What is most characteristic of the "Great Compromise" of the Constitution?

1 Answer
Oct 15, 2016

Answer:

Balancing the needs of two different interests making sure that both groups get something that they want

Explanation:

The small states wanted equal representation with the large states.
The small states wanted to be sure that their interests were not overwhelmed by the power of the large states.

The large states wanted to be sure that their population was fairly represented. The principle of one person one vote would be violated if the smaller population of the small states had the same power as the larger population of the large states.

The Great Compromise gave both sides what they wanted. The Senate gave the small states what they wanted. In the Senate the small states have equal representation. The House of Representatives gave the large states want they wanted. In the House of Representative the representative are assigned according to the population of the state. The large states have a greater number of representatives than the smaller states.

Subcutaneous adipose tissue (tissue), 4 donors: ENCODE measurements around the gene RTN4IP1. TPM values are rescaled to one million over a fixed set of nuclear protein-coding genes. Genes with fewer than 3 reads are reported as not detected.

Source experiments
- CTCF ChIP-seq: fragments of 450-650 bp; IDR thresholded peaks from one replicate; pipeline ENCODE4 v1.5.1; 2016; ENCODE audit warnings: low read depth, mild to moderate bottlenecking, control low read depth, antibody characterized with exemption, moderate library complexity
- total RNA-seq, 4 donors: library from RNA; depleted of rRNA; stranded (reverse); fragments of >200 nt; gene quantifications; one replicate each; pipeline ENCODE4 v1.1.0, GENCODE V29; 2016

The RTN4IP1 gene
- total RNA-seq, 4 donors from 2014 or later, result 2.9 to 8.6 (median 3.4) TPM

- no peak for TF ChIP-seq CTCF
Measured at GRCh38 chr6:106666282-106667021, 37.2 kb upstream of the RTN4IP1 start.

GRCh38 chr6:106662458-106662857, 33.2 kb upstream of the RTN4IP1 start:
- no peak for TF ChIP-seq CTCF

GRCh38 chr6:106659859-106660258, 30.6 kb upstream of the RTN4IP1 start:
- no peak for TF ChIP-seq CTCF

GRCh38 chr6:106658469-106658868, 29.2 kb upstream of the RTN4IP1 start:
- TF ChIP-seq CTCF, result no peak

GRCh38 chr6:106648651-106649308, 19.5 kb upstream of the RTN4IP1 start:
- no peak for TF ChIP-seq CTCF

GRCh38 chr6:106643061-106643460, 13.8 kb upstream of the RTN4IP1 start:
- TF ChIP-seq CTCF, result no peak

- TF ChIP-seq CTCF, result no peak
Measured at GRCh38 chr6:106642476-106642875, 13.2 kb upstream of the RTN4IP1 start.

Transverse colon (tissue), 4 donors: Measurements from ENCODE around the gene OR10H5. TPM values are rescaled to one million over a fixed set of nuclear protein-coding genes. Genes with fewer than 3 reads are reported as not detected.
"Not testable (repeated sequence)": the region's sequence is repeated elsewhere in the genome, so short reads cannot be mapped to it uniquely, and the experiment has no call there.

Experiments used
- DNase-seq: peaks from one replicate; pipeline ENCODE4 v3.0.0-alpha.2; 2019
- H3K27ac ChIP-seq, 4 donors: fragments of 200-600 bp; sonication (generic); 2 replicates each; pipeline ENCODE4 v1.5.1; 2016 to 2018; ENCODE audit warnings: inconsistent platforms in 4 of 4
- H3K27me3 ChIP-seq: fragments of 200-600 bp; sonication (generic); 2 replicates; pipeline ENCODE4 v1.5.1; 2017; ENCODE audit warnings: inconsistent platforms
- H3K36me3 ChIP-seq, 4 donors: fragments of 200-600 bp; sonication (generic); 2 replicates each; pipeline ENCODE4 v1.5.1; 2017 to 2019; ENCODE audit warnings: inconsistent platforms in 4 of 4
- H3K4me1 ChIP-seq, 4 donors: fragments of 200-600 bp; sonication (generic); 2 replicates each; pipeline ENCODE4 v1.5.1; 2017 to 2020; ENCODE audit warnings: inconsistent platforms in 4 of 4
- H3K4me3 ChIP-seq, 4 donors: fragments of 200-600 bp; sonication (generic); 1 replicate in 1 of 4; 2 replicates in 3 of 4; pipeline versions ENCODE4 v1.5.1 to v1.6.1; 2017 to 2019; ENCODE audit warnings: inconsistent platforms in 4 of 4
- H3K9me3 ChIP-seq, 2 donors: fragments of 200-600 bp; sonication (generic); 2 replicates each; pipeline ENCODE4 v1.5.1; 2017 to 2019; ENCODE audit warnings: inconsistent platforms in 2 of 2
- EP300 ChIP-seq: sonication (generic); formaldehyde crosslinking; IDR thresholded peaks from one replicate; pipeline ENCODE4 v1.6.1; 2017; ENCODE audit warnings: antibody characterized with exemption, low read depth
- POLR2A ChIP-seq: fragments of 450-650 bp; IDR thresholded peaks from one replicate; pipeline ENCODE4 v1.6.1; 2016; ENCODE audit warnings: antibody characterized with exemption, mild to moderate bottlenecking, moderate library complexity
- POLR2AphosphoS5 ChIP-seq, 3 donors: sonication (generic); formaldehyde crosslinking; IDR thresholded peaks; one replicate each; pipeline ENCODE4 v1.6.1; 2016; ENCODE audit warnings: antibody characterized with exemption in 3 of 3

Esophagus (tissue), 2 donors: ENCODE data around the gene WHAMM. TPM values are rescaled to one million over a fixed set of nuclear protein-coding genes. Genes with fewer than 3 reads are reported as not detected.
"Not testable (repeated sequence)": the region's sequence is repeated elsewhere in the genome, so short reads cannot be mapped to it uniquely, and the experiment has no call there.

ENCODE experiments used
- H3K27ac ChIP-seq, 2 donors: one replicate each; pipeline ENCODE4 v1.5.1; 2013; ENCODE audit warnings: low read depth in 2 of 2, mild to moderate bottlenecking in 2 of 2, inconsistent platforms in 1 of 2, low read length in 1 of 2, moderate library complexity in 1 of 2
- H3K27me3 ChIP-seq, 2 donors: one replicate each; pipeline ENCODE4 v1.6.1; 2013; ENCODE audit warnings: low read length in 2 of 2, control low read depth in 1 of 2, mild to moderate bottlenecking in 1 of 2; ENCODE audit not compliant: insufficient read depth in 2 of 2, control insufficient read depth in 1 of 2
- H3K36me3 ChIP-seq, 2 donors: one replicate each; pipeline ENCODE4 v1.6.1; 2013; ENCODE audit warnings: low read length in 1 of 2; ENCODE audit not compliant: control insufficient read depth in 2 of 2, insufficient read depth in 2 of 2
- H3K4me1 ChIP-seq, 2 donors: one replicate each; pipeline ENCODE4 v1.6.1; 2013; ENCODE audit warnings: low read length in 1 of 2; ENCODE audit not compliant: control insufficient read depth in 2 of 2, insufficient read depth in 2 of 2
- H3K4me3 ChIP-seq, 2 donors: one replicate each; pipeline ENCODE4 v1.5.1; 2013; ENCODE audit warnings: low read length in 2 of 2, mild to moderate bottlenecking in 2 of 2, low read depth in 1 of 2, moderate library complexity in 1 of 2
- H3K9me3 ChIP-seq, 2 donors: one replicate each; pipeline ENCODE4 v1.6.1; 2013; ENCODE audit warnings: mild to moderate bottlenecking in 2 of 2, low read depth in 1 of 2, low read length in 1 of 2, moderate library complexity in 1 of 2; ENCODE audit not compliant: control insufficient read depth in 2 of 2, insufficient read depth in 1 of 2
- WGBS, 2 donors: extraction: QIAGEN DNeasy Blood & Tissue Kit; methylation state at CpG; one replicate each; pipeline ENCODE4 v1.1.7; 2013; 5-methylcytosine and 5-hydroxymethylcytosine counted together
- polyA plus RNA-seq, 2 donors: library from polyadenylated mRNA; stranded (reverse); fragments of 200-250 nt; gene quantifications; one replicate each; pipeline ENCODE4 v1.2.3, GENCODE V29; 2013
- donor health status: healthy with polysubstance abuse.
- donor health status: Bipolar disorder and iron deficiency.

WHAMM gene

This concept was borrowed from the Iroquois Nation. The federation of Indian tribes of five nations had two large nations and three smaller nations. The Iroquois had two legislative bodies. The one body the council of Chiefs had two chiefs from each tribe. ( similar to the Senate) The other body was based on the long houses. The women in each long house were able to elect one representative for the council of long houses. The Seneca had many more long houses so had more representatives. (similar to the House of Representatives)